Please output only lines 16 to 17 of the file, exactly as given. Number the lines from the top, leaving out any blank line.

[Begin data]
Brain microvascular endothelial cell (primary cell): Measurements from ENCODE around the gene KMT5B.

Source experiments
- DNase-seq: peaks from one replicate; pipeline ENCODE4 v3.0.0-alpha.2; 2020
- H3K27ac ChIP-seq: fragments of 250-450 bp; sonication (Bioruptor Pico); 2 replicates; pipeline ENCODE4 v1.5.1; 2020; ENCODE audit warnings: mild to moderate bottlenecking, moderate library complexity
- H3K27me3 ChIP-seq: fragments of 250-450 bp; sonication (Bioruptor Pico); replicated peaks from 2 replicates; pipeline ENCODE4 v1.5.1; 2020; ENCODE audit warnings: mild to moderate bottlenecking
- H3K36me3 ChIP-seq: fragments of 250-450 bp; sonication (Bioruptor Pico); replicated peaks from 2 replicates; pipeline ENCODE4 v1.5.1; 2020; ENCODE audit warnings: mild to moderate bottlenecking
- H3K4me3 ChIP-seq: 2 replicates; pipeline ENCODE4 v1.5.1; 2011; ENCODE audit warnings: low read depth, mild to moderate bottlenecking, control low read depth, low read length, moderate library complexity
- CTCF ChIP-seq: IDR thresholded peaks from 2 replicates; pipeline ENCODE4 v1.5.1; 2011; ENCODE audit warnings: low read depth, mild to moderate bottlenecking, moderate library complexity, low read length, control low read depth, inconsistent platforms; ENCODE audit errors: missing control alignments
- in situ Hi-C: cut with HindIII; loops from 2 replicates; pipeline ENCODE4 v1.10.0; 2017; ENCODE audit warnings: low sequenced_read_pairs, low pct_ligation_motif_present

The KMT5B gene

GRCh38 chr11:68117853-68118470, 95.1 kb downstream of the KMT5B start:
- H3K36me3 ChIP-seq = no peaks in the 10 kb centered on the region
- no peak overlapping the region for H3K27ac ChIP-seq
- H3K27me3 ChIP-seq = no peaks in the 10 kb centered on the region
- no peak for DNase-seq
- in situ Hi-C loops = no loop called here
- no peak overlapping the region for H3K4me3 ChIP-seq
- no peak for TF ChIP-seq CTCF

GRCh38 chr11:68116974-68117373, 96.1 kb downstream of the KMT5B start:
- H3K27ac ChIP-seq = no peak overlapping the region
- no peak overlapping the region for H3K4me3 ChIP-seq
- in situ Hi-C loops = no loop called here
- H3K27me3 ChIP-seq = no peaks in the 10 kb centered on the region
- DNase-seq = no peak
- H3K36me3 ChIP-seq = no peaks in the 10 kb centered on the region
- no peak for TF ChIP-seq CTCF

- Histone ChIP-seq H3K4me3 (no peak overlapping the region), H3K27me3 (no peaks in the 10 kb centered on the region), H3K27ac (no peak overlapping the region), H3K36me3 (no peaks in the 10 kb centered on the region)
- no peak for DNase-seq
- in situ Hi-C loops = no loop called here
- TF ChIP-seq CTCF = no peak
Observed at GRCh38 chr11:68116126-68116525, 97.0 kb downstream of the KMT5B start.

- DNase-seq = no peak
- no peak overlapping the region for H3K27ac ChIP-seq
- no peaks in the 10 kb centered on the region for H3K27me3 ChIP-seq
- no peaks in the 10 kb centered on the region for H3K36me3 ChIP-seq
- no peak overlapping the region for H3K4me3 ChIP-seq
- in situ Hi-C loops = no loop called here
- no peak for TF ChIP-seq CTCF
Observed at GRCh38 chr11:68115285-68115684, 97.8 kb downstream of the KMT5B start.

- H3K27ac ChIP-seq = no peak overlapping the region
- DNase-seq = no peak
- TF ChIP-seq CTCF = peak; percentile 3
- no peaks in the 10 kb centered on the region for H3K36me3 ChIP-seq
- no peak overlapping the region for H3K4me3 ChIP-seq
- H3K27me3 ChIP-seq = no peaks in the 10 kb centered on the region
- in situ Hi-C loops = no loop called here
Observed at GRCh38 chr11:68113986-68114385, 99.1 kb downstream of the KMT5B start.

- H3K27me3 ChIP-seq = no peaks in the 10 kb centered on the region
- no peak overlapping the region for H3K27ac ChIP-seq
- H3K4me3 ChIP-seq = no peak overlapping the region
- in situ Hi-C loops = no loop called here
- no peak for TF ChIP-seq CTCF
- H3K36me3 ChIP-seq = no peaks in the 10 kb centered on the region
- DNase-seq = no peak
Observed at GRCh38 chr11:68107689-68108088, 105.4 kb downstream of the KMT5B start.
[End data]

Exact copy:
- in situ Hi-C loops = no loop called here
- no peak overlapping the region for H3K4me3 ChIP-seq